• Process myth: Why building a product leads to failure. Conventional wisdom is that after a great idea, the next steps are raise some money, build a product, then go sell the product. This doesn’t work when attacking unknown problems with untested solutions.
  • Money myth: Why having too much money leads to failure. The old saying that “it takes money to make money” isn’t so simple. Money allows entrepreneurs to execute a flawed business plan far too long, rather than stay focused on the market and adapt.
At the heart of it, to be a successful entrepreneur you have to be totally customer centric, and learn to change and adapt as fast as the market. The pace of change in the marketplace is escalating, so entrepreneurs have to improve their ability to deal with change.

At the same time, more entrepreneurs are jumping into the fray, and less money is available from investors. It’s time for a new startup model. In my view, savvy “super angel” investors such as Mike Maples, Jr., and leading incubators such as Y Combinator, are already on this one. How far behind is your startup?

Marty Zwilling
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Monday, May 13, 2019

5 Steps To A Winning Assault On The Army Of Investors

Image via Flickr by lumaxart 
Don’t charge the hill until you are “ready.” This probably seems obvious to military types, but I see entrepreneurs violating this rule all the time. They approach key potential investors way too early, trying to talk their way up the hill, with no supporting business plan, and before they have a support team around them. Needless to say, they usually get shot down, and get no second chance.

The first rule is to separate your advisors from your investors. Perhaps a close personal friend can be both (the earliest stage and first tier investors should be “friends and family”). But for angel investors and venture capital investors, just remember that investors are not on your team (yet). You only get once chance to make a great first impression.

Continuing with my military analogy, here are some logistics, suggested ammunition, and an assault strategy (the bold points apply to every aspect of building the business):
  1. Do your reconnaissance first. Before you meet a potential investor, check them out on the Internet and through your advisors. You need to know exactly what the investor has done before, what he is doing now, and what will interest him If you walk into his office cold, and can’t convince him you meet his interests, you will walk out cold.
  1. Coordinate and brief your support team. Make sure all your advisors and team members know exactly what your mission is, and if possible, have at least one of them make prior contact to set the stage. If the investor thinks you are coming to ask for domain advice, and you ask for money, your success probabilities are shot.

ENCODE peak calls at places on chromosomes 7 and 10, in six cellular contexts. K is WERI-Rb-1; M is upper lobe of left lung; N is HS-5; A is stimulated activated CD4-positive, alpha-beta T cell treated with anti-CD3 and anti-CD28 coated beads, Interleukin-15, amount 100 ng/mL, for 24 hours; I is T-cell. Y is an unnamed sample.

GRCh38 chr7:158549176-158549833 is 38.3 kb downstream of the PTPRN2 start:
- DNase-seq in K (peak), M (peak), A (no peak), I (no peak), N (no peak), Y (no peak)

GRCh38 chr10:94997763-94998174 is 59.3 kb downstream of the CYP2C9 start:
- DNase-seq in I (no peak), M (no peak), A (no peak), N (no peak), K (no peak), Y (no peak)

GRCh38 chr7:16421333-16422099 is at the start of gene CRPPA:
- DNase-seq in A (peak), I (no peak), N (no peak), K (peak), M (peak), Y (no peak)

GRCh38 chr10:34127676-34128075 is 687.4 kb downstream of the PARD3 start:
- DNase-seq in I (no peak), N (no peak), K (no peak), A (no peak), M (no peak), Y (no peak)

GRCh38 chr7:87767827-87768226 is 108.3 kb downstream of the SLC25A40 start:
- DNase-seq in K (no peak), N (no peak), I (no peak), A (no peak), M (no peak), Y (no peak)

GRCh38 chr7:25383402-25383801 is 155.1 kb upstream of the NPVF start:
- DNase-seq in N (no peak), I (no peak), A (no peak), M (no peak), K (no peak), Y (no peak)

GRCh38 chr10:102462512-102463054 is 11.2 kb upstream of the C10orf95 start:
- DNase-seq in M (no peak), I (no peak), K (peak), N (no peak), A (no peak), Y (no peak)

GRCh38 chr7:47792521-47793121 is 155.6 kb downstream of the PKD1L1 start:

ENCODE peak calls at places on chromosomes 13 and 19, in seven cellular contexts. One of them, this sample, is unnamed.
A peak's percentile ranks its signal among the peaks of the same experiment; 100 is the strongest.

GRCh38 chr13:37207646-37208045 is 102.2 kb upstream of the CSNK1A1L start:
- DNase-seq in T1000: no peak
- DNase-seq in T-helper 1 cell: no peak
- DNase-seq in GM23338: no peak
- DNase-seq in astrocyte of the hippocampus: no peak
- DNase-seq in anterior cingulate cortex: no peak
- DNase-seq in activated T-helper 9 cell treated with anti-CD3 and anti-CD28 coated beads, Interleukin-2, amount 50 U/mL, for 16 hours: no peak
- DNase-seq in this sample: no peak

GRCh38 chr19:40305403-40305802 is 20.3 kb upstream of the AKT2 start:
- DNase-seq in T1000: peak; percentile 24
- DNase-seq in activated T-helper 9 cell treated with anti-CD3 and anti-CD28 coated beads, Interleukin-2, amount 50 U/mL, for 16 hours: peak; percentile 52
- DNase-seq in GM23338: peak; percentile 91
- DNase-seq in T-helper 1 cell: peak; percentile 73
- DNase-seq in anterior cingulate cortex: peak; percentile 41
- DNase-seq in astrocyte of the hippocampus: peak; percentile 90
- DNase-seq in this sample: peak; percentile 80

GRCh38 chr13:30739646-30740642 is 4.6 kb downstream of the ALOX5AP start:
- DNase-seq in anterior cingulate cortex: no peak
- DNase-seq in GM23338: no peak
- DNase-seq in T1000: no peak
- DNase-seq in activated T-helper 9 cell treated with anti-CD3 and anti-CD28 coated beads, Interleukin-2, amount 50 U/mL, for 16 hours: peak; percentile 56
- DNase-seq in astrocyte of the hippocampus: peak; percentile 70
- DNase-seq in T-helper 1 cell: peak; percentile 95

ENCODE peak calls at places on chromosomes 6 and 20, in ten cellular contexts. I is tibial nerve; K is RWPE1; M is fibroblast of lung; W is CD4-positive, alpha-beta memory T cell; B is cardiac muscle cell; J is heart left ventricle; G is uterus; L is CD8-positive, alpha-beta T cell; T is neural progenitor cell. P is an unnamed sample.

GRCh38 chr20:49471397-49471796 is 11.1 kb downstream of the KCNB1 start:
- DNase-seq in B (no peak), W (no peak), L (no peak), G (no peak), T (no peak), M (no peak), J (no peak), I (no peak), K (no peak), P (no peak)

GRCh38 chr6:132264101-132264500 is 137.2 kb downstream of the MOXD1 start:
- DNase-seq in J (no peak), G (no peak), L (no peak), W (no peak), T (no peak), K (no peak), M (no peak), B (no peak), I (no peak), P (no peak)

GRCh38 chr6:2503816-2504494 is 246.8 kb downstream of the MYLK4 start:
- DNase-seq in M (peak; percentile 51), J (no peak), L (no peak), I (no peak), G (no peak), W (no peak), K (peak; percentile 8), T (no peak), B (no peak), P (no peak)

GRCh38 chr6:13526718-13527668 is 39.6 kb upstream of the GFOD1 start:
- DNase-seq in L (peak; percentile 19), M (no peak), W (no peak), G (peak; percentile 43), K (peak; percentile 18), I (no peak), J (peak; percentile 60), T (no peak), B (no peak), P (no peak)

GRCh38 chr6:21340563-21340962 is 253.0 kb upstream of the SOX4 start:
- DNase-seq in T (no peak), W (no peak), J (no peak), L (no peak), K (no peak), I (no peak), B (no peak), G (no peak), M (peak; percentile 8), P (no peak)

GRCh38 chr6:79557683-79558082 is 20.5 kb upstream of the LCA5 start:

1. Fully prepare for the assault. Don’t try to talk and demo your way up the hill. Talk bounces off and won’t stop any bullets. Lead with your two-page executive summary, be prepared to give a ten-slide investor presentation. Keep your big guns, the business plan and financial model, in your holster but visible for backup.
  1. Put your ear to the ground before charging ahead. Offer to give your executive presentation, but he may want just the elevator pitch. Listen, and follow his lead with confidence and enthusiasm. Don’t insist on a product demo – he is buying the business, not the product. If you have an hour, use no more than 20 minutes for presentation.
  1. Follow-up to assess progress or casualties. Have someone else, if possible, follow up with the investor the next day, to find out what really happened. If you didn’t learn anything from the meeting, you weren’t listening. Most VCs won’t volunteer to the Founder what they think, because that limits their options later.
By now, you are probably saying that this is “old school;” when going to Sand Hill Road offices was like going to the principal’s office. There you were ushered into a gorgeously appointed conference room for a precise amount of time with a serious-looking partner. Now some VCs and angels actually hold court in a nearby Starbucks or Paradise Bakery.

But believe me, investors are, if anything, tougher now than then. Don’t be fooled by the informality. Preparation, professional image, confidence, and strategy are just as important as they ever were. The strategy of “I’ll talk to him informally and early, find out what he doesn’t like, and then I’ll fix it,” is pure folly. Napkins don’t really work as your business plan.

Some of the most prepared “teams” I have seen are essentially one person, with a few part-time advisors, who seem to overcome all obstacles. One person can look like an army charging the hill, if they use all the networking facilities of the Internet, all the tools available to build business plans, financial models, and product prototype.

Don’t be afraid to use some mercenaries to back you up (outsourcing, consultants). All the shortcuts up the hill are rigged with minefields. Better safe than sorry. This is serious business.

Marty Zwilling